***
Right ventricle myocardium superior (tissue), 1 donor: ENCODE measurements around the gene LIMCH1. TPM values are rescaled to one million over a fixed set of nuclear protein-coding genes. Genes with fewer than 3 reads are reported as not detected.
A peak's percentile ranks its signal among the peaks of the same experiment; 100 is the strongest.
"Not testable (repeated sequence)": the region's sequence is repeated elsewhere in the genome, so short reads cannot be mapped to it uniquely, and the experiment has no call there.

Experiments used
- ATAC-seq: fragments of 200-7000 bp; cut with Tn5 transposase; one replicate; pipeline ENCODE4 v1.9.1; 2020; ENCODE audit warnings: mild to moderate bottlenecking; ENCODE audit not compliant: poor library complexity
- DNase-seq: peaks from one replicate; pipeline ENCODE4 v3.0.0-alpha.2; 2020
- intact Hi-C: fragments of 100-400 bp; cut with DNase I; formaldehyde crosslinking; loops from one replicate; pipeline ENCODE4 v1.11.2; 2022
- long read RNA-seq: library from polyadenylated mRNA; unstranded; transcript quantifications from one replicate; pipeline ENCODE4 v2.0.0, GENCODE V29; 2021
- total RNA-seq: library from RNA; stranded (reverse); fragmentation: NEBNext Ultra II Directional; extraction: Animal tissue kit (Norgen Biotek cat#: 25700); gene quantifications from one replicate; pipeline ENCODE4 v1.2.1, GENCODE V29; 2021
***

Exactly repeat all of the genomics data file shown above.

Right ventricle myocardium superior (tissue), 1 donor: ENCODE measurements around the gene LIMCH1. TPM values are rescaled to one million over a fixed set of nuclear protein-coding genes. Genes with fewer than 3 reads are reported as not detected.
A peak's percentile ranks its signal among the peaks of the same experiment; 100 is the strongest.
"Not testable (repeated sequence)": the region's sequence is repeated elsewhere in the genome, so short reads cannot be mapped to it uniquely, and the experiment has no call there.

Experiments used
- ATAC-seq: fragments of 200-7000 bp; cut with Tn5 transposase; one replicate; pipeline ENCODE4 v1.9.1; 2020; ENCODE audit warnings: mild to moderate bottlenecking; ENCODE audit not compliant: poor library complexity
- DNase-seq: peaks from one replicate; pipeline ENCODE4 v3.0.0-alpha.2; 2020
- intact Hi-C: fragments of 100-400 bp; cut with DNase I; formaldehyde crosslinking; loops from one replicate; pipeline ENCODE4 v1.11.2; 2022
- long read RNA-seq: library from polyadenylated mRNA; unstranded; transcript quantifications from one replicate; pipeline ENCODE4 v2.0.0, GENCODE V29; 2021
- total RNA-seq: library from RNA; stranded (reverse); fragmentation: NEBNext Ultra II Directional; extraction: Animal tissue kit (Norgen Biotek cat#: 25700); gene quantifications from one replicate; pipeline ENCODE4 v1.2.1, GENCODE V29; 2021